Skip To Content
JEWISH. INDEPENDENT. NONPROFIT.
Food

Where Does Ottolenghi Eat When He’s Off-Duty?

You might pick up some Jewish flavors in (Where Chefs Eat)[http://www.phaidon.com/store/food-cook/where-chefs-eat-9780714875651/] (Phaidon), the insanely ambitious guide that features – deep breath – 1,184 pages with 7,000 recommendations for more than 4,500 restaurants in 70+ countries. The bestseller’s third edition gets released April 30.

Among the 650 chefs who revealed their favorite eateries in categories like Local Favorite, Late Night, and High End: London-based icon Yotam Ottolenghi, New Orleans Israeli-food pioneer Alon Shaya, and Todd Ginsberg, who captains the acclaimed General Muir in Atlanta.

None of them chose Jewish or Israeli establishments as their personal favorites. But Joshua David Stein, one of the editors on the gargantuan project, said he didn’t expect that. “Jewish chefs are just like other chefs: they enjoy delicious things,” he told the Forward. “I didn’t really see any differences breaking down along those lines. Tel Aviv is obviously such a vibrant food city, one of the best in the world.”

So what did the chefs choose? Ottolenghi picked London’s Bao as a bargain joint and The Delaunay for breakfast. Shaya opted for legendary NoLo eatery Emeril’s as his local favorite, and Euro-Caribbean spot Compere Lapin for high-end dining. Ginsberg went further afield, choosing Hong Kong’s Australia Dairy Company for breakfast. Maoz Alonim, of Tel Aviv’s HaBasta, chose ultrahip local snack bar Jasmino for late nights, and fave Falafel Rambam for breakfast.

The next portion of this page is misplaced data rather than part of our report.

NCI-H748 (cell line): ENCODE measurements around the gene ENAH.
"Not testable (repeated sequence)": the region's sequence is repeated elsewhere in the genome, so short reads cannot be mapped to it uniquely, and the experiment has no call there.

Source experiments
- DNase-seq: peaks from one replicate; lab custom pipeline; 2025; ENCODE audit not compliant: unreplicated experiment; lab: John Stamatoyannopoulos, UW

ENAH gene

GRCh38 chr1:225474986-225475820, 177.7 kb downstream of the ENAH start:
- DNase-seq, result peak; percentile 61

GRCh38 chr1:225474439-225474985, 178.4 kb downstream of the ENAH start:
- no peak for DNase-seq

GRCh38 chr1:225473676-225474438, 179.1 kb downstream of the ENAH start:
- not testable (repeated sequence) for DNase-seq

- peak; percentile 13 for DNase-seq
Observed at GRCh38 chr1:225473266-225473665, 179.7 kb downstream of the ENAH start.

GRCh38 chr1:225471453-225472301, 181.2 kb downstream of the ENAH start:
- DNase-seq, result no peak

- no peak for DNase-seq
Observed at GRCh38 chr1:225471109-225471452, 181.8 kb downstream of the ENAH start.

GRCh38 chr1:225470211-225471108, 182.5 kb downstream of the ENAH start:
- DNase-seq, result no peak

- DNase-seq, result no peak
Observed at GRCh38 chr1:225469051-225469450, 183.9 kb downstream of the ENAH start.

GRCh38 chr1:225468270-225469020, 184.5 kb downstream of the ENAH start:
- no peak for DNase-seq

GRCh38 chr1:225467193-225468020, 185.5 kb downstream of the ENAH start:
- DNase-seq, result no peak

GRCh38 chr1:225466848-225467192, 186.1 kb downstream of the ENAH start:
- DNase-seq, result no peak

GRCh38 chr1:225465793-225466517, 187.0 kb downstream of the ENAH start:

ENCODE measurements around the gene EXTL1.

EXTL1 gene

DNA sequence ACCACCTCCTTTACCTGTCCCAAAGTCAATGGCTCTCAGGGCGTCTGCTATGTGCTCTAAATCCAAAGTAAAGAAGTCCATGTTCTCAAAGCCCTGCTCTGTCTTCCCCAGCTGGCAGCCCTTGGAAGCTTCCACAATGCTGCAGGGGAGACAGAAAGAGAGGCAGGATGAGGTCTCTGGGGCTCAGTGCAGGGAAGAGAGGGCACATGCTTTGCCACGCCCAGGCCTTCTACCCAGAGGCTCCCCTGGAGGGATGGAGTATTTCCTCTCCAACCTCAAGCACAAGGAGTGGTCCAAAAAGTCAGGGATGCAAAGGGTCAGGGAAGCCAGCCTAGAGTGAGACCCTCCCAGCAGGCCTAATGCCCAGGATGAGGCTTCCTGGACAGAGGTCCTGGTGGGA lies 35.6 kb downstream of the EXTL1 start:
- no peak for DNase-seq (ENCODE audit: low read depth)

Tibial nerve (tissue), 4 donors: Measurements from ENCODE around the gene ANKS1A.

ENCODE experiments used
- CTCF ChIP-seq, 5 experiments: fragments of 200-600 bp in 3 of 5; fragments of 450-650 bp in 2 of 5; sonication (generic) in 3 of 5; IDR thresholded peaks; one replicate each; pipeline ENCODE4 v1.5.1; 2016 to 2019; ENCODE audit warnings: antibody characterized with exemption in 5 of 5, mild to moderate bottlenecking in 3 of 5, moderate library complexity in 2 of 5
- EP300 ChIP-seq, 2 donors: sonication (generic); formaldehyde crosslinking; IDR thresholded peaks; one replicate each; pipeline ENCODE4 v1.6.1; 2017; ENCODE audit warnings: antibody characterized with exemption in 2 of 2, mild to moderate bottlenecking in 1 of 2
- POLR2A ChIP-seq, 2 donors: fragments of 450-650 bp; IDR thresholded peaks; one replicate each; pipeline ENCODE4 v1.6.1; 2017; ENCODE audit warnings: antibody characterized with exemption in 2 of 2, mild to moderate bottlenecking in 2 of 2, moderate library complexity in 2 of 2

Dizengoff, Philadelphia-based Michael Solomonov’s hummus temple, earned raves from several chefs, as did London nouveau-deli Monty’s and Budapest Hungarian-Jewish institution Katar Etkezde.

Engage

Republish This Story

Please read before republishing

We’re happy to make this story available to republish for free, unless it originated with JTA, Haaretz or another publication (as indicated on the article) and as long as you follow our guidelines. You must credit the Forward, retain our pixel and preserve our canonical link in Google search.  See our full guidelines for more information, and this guide for detail about canonical URLs.

To republish, copy the HTML by clicking on the yellow button to the right; it includes our tracking pixel, all paragraph styles and hyperlinks, the author byline and credit to the Forward. It does not include images; to avoid copyright violations, you must add them manually, following our guidelines. Please email us at [email protected], subject line “republish,” with any questions or to let us know what stories you’re picking up.

We don't support Internet Explorer

Please use Chrome, Safari, Firefox, or Edge to view this site.